Often cited by writers as their catalyst, Stephen King’s A Memoir of the Craft on Writing offers unblanched advice.
Candid and littered with salty phrases, King never pulls a punch, each aimed at the writer’s gut. You’re left with no choice but to fight for your dream — to write a full-length novel. But what worked for the king of horror may not work for everyone, and he acknowledges that (see note #9).
You’ll likely find more than a few key takeaways from King’s book. For example:
- A writer’s original assumption about a character may be erroneous (i.e., you’ll have to adjust as the story unfolds).
- Never stop writing just because it’s hard (i.e., finish so you can enjoy the results even if it’s only a learning experience).
- Learn and practice critical writing skills, including vocabulary, grammar, and style.
- Writers must do two things a lot: read and write!
- Understand readers want a good story to take with them on the airplane, something that will first fascinate them, then pull them in and keep them turning the pages. Put characters in the book that readers will recognize based on behaviors and talk.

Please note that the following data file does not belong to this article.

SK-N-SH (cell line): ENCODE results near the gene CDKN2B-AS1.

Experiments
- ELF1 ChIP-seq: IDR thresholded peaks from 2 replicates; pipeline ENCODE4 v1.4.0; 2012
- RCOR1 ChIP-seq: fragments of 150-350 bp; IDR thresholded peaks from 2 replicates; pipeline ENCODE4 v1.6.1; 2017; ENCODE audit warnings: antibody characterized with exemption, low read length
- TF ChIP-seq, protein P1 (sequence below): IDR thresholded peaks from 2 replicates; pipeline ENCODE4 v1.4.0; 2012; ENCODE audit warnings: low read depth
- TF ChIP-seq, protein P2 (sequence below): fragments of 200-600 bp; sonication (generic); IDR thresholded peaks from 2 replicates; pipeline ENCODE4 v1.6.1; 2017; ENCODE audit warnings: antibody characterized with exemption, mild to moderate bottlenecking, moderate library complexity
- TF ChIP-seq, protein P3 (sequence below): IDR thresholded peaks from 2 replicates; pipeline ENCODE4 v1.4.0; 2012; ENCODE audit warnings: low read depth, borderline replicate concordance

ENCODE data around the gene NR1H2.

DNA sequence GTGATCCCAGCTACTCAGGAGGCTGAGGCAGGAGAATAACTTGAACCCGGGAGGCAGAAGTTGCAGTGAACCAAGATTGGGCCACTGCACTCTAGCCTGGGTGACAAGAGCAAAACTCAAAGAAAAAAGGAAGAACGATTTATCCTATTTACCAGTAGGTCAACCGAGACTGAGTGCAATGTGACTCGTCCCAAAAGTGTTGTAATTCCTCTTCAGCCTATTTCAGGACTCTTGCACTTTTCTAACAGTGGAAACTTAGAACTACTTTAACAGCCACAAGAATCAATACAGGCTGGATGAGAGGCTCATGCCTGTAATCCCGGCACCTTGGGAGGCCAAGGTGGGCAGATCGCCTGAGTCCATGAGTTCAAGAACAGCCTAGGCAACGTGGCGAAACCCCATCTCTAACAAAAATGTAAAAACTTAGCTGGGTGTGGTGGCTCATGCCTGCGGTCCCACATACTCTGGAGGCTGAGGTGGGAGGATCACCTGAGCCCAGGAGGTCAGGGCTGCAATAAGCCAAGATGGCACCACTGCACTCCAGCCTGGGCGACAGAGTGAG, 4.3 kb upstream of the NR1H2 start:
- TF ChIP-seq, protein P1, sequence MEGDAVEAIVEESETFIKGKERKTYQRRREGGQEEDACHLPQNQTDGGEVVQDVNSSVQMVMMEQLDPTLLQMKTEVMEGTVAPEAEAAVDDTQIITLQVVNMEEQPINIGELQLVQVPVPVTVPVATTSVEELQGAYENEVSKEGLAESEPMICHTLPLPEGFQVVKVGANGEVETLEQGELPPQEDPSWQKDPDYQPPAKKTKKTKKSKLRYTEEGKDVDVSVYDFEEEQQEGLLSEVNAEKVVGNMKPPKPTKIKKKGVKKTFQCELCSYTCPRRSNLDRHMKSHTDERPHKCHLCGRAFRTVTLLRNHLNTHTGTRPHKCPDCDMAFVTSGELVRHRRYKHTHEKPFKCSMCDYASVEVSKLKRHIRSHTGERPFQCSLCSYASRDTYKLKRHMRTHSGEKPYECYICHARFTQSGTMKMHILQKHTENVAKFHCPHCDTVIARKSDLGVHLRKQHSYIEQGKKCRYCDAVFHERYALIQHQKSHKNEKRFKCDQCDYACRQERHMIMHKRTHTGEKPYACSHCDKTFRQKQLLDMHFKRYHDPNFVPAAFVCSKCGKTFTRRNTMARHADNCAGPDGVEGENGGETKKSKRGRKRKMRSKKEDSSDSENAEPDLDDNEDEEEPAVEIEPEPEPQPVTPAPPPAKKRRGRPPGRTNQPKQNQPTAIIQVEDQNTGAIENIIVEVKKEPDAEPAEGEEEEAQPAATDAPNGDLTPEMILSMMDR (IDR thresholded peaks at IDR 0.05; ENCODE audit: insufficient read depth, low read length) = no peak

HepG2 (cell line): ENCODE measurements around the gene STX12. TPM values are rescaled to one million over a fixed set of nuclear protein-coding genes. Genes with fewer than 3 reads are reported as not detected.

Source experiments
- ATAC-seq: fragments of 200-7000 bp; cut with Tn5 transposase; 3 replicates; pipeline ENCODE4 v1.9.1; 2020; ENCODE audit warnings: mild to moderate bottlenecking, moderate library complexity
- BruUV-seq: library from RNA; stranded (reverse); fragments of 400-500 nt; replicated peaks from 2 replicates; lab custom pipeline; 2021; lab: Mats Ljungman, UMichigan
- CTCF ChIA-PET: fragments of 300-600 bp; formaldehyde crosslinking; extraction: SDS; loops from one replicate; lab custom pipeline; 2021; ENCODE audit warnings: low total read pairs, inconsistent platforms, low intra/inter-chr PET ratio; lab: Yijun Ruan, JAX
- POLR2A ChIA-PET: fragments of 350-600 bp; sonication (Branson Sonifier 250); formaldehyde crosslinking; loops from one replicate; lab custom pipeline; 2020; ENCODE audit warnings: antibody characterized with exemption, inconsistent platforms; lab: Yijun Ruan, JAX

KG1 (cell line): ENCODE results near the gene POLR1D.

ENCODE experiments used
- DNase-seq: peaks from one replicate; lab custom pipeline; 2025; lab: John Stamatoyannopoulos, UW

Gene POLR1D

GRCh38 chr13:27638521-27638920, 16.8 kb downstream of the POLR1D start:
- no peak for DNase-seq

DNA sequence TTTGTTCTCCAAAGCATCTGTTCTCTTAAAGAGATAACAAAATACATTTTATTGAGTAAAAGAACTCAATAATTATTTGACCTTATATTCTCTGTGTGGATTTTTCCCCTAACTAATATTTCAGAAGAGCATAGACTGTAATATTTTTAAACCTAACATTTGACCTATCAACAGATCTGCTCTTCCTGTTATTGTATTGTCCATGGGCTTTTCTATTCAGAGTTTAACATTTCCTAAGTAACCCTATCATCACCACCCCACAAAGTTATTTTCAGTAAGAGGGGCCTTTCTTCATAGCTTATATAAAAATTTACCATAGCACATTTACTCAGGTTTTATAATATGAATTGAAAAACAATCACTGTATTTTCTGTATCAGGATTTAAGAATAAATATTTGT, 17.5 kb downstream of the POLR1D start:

- Put those characters into predicaments, and without the author’s help, watch them find a way out of the problems (i.e., let your characters take on a life of their own even if it deviates from your planned story).
- Draw readers in by describing people and places using all the senses, and limit the length of descriptions to a few well-chosen details.
- Let dialogue cast characters’ voices, making clear how one individual differs from another.
- Apply the writing techniques you find useful and make sure they don’t impede your story.
- Every book worth reading is about something, so make sure you can spot what yours is about before you stop writing and editing. King wrote, “Good fiction always begins with story and progresses to theme; it almost never begins with theme and progresses to story.”
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